mention a few, have contributed to the stalling of development on the
continent as attention has focused on fighting instead of fostering
development,” he said.
Amankwah took a swipe at dictators in Africa, both deposed and serving,
saying they should be held accountable for the continent’s underdevelopment.
He said while other continents were now focusing on sustainable development
through the creation of green economies, Africa still has a challenge as
some countries were still struggling with election related conflicts.
“Most of these conflicts emanate from elections. Some leaders are always not
willing to hand over power after they lose elections. This will explode into
a serious crisis that will see the loss of life at a time the leaders should
be focusing their attention on developing our continent that is still
lagging behind when we compare it with other continents,” Amankwah said.
Zimbabwe has been in political turmoil since President Robert Mugabe’s Zanu
PF and long-time rival and now coalition government partner Prime Minister
Morgan Tsvangirai’s MDC have been embroiled in serious elections disputes
Amankwah said countries like Zimbabwe were lagging behind because of serious
problems such as gross human rights violations and bad governance, adding
that the countries were also facing a severe crisis of massive unemployment
“In these countries you see there are a lot of problems facing citizens as
the economies will not be performing well as foreign investment is lost due
to the political situations. Food insecurity, health problems and massive
job losses are the usual rampant scenarios in these countries and there is
no way we can foster democracy and development in these countries,” he said.
Zimbabwe has one of the highest unemployment rates in southern Africa, which
stands at over 80 percent despite being endowed with vast deposits of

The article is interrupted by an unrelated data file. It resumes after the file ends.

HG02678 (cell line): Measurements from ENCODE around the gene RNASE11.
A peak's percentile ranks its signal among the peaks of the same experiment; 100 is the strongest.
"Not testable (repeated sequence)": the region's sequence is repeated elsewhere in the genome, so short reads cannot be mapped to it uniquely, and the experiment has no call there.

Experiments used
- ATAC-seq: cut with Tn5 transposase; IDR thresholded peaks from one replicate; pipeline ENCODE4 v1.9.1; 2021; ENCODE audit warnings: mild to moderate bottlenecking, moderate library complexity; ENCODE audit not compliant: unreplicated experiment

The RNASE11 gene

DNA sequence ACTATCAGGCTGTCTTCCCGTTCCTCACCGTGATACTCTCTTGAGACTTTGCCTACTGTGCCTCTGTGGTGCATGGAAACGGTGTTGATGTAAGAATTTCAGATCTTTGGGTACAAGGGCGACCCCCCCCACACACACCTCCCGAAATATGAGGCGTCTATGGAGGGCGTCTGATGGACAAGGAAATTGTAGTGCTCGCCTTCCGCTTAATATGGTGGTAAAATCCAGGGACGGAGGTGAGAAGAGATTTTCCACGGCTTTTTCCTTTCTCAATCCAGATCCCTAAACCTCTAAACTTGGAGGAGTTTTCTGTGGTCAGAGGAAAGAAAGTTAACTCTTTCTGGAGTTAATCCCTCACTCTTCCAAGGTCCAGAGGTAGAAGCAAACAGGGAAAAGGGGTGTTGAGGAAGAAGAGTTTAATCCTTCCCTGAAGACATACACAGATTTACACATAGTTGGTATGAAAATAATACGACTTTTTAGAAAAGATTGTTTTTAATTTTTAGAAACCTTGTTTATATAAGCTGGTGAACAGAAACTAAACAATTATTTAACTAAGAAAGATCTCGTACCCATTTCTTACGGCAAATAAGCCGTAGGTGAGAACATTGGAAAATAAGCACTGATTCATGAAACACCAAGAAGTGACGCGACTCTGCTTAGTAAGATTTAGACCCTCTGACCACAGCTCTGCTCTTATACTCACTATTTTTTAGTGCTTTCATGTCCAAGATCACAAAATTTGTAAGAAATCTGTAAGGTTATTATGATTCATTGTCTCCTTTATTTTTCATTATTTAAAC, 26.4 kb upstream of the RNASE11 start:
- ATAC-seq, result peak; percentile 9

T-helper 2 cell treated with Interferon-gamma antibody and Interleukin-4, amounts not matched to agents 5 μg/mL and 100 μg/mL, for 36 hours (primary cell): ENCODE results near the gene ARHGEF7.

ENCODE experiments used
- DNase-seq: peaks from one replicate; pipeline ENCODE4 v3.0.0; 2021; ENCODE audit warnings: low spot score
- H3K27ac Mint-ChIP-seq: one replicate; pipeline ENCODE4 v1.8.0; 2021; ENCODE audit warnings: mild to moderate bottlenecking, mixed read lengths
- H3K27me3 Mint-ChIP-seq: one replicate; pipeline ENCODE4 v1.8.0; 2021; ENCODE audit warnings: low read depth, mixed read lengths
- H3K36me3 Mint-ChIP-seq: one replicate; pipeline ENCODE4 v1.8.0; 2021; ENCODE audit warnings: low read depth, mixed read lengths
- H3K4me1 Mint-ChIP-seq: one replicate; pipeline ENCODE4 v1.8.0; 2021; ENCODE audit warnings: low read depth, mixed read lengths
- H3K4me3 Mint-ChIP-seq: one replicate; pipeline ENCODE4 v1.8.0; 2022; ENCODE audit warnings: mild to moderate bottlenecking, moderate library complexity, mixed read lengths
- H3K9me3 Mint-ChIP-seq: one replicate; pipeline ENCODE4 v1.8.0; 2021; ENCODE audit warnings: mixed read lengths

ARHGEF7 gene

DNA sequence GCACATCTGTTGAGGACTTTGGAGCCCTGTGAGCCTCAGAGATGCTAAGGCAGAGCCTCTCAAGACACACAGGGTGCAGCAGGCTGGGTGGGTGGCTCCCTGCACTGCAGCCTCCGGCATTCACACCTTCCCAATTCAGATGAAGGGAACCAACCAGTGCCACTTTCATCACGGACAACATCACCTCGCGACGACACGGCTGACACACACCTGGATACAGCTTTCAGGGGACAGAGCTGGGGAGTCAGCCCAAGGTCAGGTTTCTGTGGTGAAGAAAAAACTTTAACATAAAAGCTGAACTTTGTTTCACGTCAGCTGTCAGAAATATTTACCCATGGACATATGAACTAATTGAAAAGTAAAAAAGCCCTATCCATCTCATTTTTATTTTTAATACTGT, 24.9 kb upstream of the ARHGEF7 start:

minerals such as gold, diamonds and platinum.
by Roman Moyo
THE government is finalising work on the Mines and Minerals Bill which will
among, other things, discourage speculative activities in the mining sector
as well as facilitate the economic empowerment of the country’s previously
disadvantaged black majority.
Mines and Mining Development Minister, Obert Mpofu said the Bill would be
brought before Parliament in the third quarter of the year.
In a statement, Mpofu said government will adopted “a use it or lose it
policy which is aimed at pushing claim holders to utilize their claims or
risk having them repossessed”.
“An overhaul of the old system will include new issues that address the
release of ground held for speculative purposes, the holding of land by
people who do not mine and people who want to sell claims they do not own,”
“In addition to the Mines and Minerals Act there will be formulation of a
Diamond Policy, Diamond act and other polices that will guide the operations
of the mining activities through the country.
“The more you revolutionise statutes, the more relevant they become, the
more user friendly they become, the more popular they become with people and
people take advantage of them and operate in a sustainable manner.”
The mining industry has since called on the government to expedite the
proposed amendments to so prospective investors are clear about the
“As long as these amendments remain outstanding the investment environment
remains unsettled and adds to the higher country risk rating,” said
immediate past president of the Zimbabwe Chamber of Mines Victor Gapare
“The government and the mining industry have been consulting on the issue
since 2002 and it is high time the amendments are finalised to give
investors confidence in the legislative framework governing the mining
Gapare said potential investors had also lamented the lack of ground for new
investment in mineral exploration.
“As members may be aware the country has been locked down by Exclusive
Prospecting Order (EPO) applications going back to 2002 and the letter sent
out to applicants for the payments of additional fees was received with
mixed feelings,” he said.
“It would be important for the ministry to clarify this position for
transparency and to act within the confines of existing regulations and
notice circulation to industry. The industry looks forward to periodic
announcements on how much ground is available for mineral exploration.”
COPAC is mainly interested in spending donor funding, a spokesperson from
National Association of Non-Governmental Organisations said.
by Sofia Mapuranga
Speaking at a workshop organised by Zimbabwe Environmental Law Association
workshop in Harare recently to review the outcomes of the draft
constitution, Machinda Marongwe said Civil Society Organisations were
failing to access funding from donors because all the focus was on the
constitution making process.
“CSOs cannot implement a number of activities in the country because donors
are currently giving huge sums of money to COPAC,” he said. “They have
invested so much money in the constitution making process and because the
process is now at a critical stage where they cannot abandon it, COPAC is
taking advantage of this and prolonging coming up with a conclusive draft